Based on independent research by Helen Pendergast into John James Audubon's sudden creative flowering, the idea for the project was brought to Longitude by her brother, Judson Esterhazy—a friend and former student of Slade's. The project was centered on a mind-enhancement drug culled from a strain of avian flu, which Helen had discovered caused heightened awareness, enhanced creativity and cognitive function. Over time, however, the heightened sensitivity drove its sufferers insane as their brains were overwhelmed with sensory input.
Project Aves, while promising, quickly began draining Longitude of its financial reserves, even as the researchers began to cut corners and ignore safety protocols to save money. Eventually, the lax safety precautions resulted in the escape of one of the birds being used to culture and test the virus. The bird found its way to the nearby town of Sunflower, where it infected a family with the experimental avian flu.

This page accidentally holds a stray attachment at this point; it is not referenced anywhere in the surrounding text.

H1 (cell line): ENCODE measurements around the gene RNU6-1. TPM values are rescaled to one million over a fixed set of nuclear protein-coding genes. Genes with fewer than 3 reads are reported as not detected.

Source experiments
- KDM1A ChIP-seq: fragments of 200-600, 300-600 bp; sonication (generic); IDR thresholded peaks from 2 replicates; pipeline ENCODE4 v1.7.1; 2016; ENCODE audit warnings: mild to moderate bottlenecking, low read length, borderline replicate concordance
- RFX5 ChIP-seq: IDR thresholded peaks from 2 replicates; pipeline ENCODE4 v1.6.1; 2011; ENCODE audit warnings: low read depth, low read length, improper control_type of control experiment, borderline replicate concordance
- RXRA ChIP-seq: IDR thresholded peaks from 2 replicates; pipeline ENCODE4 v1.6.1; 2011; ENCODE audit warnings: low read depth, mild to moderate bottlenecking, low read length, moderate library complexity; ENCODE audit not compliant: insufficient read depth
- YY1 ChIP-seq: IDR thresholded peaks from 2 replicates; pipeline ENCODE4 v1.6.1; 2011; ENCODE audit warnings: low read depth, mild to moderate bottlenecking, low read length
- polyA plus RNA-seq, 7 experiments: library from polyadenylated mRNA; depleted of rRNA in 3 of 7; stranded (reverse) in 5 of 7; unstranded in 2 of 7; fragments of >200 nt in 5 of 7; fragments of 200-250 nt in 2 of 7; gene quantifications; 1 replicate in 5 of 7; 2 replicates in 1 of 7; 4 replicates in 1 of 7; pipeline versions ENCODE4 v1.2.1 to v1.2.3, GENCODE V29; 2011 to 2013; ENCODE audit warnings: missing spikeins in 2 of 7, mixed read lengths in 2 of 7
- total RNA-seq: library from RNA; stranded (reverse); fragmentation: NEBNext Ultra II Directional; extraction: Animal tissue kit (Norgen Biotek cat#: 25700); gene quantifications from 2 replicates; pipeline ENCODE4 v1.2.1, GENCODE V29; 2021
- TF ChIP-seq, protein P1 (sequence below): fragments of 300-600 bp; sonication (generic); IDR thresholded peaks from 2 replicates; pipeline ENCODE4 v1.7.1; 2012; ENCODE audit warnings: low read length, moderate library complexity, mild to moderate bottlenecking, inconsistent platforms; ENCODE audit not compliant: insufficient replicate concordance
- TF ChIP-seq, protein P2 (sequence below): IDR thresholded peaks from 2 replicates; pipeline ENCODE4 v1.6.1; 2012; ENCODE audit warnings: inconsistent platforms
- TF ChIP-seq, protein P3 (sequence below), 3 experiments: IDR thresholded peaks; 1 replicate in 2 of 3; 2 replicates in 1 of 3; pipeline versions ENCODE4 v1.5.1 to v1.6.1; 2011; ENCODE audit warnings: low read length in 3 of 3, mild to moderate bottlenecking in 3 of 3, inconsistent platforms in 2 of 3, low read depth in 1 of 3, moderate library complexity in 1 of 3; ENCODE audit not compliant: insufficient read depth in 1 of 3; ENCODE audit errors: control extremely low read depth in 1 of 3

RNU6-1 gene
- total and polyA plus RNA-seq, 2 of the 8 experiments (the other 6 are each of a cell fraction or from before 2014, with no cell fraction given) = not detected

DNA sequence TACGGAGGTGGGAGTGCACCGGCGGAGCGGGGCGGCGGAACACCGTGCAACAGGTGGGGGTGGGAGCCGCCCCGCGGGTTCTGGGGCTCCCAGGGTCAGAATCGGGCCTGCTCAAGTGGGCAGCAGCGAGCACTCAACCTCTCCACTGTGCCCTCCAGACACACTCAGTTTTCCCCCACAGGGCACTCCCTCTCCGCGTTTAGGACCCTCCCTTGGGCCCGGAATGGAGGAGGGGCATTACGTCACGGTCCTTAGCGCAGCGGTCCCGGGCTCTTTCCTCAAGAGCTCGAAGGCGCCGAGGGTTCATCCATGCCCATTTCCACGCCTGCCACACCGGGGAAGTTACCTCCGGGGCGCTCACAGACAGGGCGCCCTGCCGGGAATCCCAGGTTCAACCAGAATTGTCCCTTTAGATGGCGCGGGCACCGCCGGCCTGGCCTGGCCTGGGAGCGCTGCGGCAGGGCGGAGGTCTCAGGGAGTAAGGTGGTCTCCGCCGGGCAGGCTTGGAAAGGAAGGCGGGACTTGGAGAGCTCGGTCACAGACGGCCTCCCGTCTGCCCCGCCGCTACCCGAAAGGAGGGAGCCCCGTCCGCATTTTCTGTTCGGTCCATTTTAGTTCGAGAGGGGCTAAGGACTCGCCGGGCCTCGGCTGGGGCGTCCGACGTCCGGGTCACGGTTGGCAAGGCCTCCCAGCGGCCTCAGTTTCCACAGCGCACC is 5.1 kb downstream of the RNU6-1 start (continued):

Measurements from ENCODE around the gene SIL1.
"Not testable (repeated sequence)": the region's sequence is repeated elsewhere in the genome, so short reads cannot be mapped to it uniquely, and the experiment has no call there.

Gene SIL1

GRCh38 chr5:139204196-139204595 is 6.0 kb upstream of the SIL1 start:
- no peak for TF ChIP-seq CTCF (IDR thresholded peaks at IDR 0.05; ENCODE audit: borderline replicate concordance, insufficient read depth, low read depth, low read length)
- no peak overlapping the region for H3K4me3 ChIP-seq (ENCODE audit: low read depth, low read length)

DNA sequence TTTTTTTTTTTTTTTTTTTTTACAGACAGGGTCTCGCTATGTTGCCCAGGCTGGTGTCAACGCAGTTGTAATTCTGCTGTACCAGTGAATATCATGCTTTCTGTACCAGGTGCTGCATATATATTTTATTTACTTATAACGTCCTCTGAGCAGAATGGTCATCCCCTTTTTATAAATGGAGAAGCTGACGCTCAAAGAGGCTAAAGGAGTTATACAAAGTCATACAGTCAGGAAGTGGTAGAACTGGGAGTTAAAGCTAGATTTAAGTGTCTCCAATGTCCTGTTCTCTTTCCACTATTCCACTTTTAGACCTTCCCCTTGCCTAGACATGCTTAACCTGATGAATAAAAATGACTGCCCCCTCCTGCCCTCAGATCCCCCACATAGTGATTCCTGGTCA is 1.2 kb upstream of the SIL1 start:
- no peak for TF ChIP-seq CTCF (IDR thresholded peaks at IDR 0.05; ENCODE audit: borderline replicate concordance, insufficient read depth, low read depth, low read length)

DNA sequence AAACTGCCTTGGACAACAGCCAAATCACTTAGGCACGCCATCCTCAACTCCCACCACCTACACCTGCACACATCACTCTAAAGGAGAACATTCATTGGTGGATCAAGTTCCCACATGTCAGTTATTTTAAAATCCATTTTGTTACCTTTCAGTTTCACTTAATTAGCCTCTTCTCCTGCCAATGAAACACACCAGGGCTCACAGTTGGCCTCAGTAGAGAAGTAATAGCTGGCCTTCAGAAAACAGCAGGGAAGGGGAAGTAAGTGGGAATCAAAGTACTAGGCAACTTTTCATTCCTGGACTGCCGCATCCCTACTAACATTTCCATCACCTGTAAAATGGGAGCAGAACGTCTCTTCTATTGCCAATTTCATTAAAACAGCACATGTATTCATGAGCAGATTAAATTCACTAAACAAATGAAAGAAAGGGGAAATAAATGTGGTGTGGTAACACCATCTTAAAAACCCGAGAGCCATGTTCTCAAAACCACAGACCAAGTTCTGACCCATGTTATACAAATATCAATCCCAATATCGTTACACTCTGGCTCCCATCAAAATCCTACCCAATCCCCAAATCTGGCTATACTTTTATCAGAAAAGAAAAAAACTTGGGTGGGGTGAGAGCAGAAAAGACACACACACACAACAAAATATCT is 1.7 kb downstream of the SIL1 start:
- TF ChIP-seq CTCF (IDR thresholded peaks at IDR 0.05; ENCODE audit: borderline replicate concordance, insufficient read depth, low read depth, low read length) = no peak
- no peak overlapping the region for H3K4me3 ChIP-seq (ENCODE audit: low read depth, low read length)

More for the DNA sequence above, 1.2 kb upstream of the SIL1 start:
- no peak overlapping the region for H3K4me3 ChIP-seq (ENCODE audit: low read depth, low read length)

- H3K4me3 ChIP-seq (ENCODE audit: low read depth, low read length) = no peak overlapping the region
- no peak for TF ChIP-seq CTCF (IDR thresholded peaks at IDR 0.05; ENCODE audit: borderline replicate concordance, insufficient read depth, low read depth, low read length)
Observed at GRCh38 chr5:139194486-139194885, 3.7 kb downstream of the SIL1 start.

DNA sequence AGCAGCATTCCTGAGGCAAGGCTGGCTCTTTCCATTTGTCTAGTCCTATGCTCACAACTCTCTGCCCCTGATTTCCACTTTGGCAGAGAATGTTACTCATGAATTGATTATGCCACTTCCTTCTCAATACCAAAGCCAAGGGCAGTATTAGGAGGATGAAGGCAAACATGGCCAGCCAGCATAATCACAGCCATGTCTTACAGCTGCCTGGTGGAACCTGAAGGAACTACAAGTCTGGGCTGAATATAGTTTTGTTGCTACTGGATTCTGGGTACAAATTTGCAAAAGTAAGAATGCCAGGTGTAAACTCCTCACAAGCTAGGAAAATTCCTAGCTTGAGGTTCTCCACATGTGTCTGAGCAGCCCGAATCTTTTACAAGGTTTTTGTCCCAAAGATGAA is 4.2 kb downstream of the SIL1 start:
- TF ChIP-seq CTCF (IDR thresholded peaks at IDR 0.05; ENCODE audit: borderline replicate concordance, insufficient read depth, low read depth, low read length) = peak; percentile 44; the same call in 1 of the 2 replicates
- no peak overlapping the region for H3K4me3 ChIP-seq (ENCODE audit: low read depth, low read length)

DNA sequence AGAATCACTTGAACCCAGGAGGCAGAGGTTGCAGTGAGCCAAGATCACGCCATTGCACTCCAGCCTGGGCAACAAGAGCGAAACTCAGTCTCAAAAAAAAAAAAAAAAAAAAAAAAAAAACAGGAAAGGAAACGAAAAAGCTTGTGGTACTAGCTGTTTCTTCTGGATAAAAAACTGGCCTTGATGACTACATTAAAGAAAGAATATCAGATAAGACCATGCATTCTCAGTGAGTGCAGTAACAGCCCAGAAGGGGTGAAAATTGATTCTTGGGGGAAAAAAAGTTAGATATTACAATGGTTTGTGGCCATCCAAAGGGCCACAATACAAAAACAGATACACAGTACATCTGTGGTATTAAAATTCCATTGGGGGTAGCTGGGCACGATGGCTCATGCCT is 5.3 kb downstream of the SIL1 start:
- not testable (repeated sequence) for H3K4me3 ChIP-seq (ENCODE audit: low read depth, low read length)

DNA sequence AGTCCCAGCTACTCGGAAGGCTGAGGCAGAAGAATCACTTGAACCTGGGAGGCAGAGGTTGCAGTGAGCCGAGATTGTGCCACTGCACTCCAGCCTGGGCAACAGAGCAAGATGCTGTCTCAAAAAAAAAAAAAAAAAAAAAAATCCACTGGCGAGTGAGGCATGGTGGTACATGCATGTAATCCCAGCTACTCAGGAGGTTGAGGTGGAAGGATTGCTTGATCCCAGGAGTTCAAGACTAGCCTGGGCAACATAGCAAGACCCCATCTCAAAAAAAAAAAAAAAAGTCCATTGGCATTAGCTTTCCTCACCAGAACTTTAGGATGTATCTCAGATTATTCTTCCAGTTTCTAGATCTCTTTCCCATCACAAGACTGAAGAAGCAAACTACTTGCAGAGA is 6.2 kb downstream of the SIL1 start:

Rather than issue a public warning about the escape and treat the family for the disease, however, Slade decided to simply observe the family's reaction to the virus, essentially sacrificing them to save millions in extensive experimental test protocols. When the family died, the project was officially shut down. Soon afterward, a fire destroyed the Project Aves laboratories, killing Slade and ultimately forcing the company into bankruptcy.
Known members of the Project Aves team were Charles Slade, Helen Pendergast, Judson Esterhazy, Senior Vice President of Science Dr. Gordon Groebel, epidemiologist Morris Blackletter, Slade's executive secretary June Brodie, chief of security Michael Ventura and legal counsel Denison Phillips.